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      The UK Atomic Energy Authority partners with the University of Birmingham

      ByMonelo Gabriel

      Feb 14, 2023

      February 14, 2023

      by Alex Bride

      The partnership will focus on developing stronger materials for fusion power plants.

      Interior of the European common torus with a plasma superimposed at the UKAEA Culham Center for Fusion Energy

      © Eurofusion

      The UK Atomic Energy Authority (UKAEA) and the University of Birmingham, UK, are developing stronger materials for the extreme conditions of fusion power plants.

      The UKAEA will also sponsor a Chair in Fusion Materials at the university.

      Last year, West Burton A in Nottinghamshire was selected as the site to build the prototype fusion power station, the spherical Tokamak for power production, to be delivered by UK Industrial Fusion Solutions Ltd.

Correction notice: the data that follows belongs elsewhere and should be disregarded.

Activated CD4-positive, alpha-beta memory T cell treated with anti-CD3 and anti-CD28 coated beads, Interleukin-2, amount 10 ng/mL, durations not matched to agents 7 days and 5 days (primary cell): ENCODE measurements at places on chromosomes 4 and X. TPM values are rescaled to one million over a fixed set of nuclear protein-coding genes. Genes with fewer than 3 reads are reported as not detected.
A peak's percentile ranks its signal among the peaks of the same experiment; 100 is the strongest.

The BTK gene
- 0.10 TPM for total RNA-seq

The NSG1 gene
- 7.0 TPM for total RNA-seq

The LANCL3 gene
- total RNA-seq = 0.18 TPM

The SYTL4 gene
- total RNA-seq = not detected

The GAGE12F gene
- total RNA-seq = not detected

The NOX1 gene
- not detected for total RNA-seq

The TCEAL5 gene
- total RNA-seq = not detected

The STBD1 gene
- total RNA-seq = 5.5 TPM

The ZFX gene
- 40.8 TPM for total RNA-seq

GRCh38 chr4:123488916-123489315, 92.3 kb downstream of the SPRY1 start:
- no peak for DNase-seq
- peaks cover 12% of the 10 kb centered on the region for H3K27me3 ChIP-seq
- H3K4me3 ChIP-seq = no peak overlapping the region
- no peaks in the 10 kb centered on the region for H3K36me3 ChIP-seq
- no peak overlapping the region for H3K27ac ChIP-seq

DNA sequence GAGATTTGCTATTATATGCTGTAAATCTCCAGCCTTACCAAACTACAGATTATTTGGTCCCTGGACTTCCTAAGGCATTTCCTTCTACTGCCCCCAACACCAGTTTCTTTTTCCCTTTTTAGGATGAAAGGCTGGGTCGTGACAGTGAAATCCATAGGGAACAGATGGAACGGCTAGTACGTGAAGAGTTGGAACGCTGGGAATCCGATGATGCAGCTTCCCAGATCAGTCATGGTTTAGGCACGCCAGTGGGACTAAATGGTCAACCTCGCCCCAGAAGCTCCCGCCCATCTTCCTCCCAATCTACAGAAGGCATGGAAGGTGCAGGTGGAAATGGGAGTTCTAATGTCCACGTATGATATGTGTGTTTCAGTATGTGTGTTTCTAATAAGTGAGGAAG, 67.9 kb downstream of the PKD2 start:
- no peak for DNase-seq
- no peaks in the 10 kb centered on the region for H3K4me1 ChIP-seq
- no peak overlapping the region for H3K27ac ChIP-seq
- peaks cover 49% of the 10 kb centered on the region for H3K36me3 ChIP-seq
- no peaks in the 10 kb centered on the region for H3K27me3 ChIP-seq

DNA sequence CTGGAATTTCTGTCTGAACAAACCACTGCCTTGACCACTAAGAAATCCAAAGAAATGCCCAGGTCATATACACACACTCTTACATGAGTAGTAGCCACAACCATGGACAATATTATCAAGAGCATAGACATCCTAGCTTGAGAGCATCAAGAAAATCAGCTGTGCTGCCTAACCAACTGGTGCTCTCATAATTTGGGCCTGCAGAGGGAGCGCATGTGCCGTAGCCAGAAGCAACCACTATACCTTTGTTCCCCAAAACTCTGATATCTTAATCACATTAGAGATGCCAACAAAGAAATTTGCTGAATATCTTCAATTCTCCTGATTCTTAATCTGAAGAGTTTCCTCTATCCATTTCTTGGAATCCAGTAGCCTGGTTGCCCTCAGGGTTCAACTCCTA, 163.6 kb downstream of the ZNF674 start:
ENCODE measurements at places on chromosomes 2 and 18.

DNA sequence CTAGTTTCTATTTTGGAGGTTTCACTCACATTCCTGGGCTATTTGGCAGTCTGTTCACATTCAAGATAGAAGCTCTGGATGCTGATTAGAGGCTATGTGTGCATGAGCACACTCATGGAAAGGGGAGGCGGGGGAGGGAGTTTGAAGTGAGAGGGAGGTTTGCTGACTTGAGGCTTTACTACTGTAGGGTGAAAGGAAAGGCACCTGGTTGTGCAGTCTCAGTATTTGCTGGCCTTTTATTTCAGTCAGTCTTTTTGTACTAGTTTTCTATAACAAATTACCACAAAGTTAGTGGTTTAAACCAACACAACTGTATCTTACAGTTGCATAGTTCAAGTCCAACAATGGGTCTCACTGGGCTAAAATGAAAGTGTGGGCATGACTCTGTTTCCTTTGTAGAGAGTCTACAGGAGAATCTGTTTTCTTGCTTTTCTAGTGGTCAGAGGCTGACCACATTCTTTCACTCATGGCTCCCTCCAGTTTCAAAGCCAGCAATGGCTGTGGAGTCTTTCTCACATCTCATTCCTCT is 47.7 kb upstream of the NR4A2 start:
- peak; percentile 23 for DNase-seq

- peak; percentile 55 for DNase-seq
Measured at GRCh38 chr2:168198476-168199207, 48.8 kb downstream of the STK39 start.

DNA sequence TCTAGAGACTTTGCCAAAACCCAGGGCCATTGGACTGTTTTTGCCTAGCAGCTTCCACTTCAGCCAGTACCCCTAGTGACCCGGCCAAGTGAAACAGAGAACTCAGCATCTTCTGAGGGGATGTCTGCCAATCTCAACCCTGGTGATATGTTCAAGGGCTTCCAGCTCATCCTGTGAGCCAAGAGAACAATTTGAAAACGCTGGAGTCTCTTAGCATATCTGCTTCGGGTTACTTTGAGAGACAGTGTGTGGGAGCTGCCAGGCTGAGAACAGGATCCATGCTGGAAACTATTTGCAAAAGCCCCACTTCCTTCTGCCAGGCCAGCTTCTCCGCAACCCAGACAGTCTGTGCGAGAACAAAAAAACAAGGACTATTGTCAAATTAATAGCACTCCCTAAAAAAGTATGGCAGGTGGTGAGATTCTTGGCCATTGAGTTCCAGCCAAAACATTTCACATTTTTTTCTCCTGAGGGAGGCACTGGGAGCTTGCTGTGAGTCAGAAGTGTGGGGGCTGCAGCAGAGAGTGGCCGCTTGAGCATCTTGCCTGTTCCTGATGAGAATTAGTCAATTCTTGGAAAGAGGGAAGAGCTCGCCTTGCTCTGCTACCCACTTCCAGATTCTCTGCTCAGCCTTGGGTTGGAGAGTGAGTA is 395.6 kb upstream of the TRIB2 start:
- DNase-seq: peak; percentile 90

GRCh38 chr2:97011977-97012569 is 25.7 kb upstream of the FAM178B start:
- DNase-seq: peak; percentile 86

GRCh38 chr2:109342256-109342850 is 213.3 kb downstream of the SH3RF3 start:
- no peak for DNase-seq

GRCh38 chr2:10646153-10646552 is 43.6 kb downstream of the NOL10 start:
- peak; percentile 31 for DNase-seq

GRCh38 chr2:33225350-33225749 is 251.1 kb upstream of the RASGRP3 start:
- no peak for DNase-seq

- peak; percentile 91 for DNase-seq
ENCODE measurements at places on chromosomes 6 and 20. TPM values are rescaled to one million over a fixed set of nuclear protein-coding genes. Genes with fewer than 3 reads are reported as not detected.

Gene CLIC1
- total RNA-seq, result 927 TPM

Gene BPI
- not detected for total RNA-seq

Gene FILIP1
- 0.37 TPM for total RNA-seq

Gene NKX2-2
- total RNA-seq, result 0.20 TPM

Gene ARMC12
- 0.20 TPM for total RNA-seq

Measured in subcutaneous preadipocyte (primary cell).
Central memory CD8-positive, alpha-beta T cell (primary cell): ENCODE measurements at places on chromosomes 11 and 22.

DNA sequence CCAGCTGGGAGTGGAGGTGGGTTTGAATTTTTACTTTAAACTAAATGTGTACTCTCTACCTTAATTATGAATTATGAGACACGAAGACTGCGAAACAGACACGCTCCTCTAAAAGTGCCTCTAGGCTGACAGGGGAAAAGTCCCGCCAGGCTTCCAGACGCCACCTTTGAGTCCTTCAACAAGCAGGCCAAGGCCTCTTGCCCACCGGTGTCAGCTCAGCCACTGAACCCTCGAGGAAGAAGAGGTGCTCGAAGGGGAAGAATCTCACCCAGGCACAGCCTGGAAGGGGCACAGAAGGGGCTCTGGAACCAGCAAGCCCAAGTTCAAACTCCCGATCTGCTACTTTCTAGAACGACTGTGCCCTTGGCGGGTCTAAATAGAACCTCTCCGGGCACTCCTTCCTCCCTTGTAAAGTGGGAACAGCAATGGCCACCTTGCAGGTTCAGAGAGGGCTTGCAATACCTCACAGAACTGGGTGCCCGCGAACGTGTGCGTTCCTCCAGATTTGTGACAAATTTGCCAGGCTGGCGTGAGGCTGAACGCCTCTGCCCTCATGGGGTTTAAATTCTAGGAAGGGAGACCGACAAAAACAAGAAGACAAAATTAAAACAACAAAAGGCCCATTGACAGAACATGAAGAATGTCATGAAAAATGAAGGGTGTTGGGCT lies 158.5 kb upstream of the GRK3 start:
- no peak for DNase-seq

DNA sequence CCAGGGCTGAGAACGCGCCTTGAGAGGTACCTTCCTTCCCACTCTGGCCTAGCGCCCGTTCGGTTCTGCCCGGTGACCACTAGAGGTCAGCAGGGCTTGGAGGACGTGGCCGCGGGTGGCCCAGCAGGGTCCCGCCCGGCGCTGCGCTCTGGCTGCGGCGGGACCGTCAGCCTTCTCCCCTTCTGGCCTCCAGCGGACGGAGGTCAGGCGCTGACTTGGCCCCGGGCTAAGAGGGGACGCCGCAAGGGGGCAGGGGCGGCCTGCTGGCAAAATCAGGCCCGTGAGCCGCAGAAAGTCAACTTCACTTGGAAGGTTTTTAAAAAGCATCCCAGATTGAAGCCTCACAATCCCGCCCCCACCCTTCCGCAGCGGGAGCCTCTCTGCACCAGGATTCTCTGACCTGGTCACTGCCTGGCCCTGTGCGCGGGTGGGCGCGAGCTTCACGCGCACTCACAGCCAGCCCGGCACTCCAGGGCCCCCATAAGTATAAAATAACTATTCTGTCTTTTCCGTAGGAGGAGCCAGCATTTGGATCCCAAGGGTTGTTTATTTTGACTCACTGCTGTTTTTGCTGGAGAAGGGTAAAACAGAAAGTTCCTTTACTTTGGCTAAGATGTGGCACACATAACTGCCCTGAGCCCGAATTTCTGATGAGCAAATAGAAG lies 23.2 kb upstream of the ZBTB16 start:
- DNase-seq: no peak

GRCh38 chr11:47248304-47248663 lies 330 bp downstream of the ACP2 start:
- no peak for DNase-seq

For fusion to be commercially viable, it will be necessary to engineer new materials that can withstand the highly energetic neutrons from fusion reactions.

      The University of Brimingham has also recently commissioned its High Flux Accelerator Driven Neutron Facility, to add to its MC40 cyclotron.

      Initially, the partnership will focus on irradiation studies to develop more radiation-tolerant metal alloys and the use of additive manufacturing that can withstand ultra-high temperatures.

      “The School of Metallurgy and Materials at the University of Birmingham has a strong track record of developing novel materials for extreme environments, particularly through the design of novel compositions and microstructures,” says Dr. Amanda Quadling, Research Director at materials in UKAEA.


      Alex Brigade

      staff writer


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